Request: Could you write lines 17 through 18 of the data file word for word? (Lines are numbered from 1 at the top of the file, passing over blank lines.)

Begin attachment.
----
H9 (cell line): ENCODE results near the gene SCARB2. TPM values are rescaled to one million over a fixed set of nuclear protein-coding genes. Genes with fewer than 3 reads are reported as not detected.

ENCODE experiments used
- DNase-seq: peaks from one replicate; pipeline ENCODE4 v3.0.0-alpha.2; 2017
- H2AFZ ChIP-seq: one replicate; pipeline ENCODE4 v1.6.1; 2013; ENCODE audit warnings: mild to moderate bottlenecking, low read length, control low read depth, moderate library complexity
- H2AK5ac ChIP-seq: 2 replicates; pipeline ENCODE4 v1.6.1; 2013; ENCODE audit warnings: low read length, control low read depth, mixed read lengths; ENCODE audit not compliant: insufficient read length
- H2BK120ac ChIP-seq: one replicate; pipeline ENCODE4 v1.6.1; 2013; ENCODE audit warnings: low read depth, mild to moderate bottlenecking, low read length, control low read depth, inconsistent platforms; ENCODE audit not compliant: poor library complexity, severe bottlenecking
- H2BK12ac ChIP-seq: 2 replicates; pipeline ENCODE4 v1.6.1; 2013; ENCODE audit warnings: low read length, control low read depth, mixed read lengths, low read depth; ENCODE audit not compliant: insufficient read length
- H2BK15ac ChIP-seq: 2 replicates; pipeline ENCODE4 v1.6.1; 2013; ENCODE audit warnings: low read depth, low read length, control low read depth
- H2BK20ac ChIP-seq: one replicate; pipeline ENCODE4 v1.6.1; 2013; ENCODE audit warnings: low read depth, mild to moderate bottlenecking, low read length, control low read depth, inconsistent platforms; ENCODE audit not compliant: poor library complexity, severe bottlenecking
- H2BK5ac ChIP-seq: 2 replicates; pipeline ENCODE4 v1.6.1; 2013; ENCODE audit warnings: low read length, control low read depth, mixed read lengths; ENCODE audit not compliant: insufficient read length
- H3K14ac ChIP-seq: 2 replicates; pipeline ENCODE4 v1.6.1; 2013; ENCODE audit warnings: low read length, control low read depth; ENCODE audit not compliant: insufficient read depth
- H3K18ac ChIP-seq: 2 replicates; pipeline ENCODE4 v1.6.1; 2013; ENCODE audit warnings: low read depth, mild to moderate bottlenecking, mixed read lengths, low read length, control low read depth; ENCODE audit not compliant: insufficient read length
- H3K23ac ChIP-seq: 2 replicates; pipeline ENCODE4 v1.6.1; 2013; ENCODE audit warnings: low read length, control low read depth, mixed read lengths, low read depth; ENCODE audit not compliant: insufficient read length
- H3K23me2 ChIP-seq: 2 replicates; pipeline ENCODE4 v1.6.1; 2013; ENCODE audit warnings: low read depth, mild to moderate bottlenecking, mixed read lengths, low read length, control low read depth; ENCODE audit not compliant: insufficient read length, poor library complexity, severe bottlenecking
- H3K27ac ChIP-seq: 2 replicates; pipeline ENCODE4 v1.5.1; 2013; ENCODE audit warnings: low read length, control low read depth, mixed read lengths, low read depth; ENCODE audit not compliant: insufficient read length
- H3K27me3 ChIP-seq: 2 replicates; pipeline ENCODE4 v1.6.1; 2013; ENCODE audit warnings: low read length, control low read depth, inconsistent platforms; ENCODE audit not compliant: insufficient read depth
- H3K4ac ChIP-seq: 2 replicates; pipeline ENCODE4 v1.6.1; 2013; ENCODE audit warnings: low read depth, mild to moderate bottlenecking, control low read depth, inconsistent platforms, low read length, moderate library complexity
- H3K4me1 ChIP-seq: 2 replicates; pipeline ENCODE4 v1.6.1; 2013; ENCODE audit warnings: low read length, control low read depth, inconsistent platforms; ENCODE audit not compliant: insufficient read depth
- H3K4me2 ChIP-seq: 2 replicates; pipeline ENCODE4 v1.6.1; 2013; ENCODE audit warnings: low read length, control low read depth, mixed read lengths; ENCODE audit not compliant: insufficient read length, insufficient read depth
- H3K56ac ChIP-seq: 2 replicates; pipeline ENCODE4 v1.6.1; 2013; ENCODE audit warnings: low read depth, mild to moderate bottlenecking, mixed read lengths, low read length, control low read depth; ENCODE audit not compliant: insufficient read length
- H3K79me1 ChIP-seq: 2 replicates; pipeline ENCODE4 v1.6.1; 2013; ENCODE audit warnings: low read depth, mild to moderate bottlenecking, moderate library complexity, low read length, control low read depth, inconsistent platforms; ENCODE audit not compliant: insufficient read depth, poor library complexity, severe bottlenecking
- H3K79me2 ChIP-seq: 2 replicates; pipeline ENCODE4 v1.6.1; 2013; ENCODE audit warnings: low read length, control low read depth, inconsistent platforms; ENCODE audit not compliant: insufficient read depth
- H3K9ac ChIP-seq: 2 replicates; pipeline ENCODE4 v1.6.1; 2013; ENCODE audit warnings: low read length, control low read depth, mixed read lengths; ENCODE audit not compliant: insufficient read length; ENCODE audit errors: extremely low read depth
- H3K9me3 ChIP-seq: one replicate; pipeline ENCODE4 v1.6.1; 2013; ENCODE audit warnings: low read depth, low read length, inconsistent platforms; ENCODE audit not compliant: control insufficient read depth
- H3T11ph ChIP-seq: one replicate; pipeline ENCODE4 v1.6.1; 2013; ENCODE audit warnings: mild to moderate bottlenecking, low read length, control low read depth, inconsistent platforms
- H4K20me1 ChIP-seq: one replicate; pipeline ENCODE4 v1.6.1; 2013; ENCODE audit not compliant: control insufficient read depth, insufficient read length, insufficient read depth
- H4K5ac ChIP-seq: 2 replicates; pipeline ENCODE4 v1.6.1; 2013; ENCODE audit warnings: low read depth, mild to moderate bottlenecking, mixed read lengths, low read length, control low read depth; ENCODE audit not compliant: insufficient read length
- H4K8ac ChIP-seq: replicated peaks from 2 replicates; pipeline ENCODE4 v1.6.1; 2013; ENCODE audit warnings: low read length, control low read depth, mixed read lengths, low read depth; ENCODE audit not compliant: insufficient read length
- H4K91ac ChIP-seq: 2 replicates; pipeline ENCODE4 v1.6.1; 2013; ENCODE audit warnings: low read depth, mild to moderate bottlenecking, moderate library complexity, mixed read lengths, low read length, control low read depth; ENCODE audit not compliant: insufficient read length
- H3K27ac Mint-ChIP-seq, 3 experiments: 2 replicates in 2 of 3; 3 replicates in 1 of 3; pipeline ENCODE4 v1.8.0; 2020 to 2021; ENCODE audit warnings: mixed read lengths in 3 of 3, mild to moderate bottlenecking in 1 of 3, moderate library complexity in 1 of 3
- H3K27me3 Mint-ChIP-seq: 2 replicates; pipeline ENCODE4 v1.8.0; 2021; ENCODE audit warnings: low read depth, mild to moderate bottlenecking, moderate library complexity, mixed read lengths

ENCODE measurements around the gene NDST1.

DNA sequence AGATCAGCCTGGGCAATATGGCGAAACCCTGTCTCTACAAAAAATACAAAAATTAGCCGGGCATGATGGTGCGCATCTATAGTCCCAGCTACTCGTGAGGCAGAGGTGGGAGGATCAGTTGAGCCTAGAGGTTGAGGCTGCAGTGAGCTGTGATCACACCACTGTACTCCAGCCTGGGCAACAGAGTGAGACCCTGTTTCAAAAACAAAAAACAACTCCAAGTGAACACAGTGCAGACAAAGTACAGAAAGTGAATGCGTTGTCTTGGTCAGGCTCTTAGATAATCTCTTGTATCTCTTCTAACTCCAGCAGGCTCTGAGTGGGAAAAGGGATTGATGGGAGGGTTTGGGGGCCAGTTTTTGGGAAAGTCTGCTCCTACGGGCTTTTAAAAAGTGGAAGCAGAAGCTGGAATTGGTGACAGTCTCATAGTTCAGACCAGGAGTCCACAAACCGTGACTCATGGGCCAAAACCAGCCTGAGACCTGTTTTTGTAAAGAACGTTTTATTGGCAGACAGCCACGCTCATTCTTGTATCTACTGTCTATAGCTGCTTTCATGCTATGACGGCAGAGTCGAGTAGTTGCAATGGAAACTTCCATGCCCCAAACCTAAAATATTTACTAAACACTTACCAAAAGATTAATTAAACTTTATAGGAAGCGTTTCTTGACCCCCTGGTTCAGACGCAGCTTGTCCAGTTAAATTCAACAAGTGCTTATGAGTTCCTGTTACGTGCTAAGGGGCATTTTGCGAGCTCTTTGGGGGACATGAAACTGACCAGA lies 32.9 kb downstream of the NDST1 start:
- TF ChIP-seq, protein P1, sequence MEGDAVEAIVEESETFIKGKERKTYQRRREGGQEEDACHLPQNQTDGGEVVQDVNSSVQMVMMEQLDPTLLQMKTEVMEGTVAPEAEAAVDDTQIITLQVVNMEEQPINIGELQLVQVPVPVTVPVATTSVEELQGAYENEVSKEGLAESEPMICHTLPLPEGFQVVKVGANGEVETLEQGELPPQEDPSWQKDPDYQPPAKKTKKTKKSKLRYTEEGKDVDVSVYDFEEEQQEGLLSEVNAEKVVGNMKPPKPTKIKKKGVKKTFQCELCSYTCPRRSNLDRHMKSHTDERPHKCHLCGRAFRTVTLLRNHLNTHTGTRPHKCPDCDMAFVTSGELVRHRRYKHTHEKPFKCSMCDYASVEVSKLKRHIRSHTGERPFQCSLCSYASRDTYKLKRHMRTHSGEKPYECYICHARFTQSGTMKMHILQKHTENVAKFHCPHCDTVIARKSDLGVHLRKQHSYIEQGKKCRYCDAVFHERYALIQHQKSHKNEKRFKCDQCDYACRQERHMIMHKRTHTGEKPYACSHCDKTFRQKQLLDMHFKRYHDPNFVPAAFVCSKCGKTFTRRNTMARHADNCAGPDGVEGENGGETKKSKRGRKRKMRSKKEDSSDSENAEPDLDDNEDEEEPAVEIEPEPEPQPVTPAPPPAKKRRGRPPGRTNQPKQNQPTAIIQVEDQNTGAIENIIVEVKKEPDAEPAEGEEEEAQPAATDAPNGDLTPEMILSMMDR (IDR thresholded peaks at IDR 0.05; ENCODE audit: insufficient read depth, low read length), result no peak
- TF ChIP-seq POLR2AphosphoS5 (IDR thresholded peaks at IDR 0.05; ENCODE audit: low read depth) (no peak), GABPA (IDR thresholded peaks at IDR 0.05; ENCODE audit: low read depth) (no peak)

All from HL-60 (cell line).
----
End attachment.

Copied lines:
- H3K4ac ChIP-seq: 2 replicates; pipeline ENCODE4 v1.6.1; 2013; ENCODE audit warnings: low read depth, mild to moderate bottlenecking, control low read depth, inconsistent platforms, low read length, moderate library complexity
- H3K4me1 ChIP-seq: 2 replicates; pipeline ENCODE4 v1.6.1; 2013; ENCODE audit warnings: low read length, control low read depth, inconsistent platforms; ENCODE audit not compliant: insufficient read depth